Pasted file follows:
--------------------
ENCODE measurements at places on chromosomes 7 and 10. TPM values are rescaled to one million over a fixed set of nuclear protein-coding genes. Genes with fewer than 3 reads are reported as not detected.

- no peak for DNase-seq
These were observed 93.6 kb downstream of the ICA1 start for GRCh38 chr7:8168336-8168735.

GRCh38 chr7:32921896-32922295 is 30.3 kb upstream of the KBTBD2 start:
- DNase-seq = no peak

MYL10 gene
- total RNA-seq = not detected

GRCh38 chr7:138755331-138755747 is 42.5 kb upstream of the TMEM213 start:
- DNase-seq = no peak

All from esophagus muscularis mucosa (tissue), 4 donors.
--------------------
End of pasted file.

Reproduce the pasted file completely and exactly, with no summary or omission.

ENCODE measurements at places on chromosomes 7 and 10. TPM values are rescaled to one million over a fixed set of nuclear protein-coding genes. Genes with fewer than 3 reads are reported as not detected.

- no peak for DNase-seq
These were observed 93.6 kb downstream of the ICA1 start for GRCh38 chr7:8168336-8168735.

GRCh38 chr7:32921896-32922295 is 30.3 kb upstream of the KBTBD2 start:
- DNase-seq = no peak

MYL10 gene
- total RNA-seq = not detected

GRCh38 chr7:138755331-138755747 is 42.5 kb upstream of the TMEM213 start:
- DNase-seq = no peak

All from esophagus muscularis mucosa (tissue), 4 donors.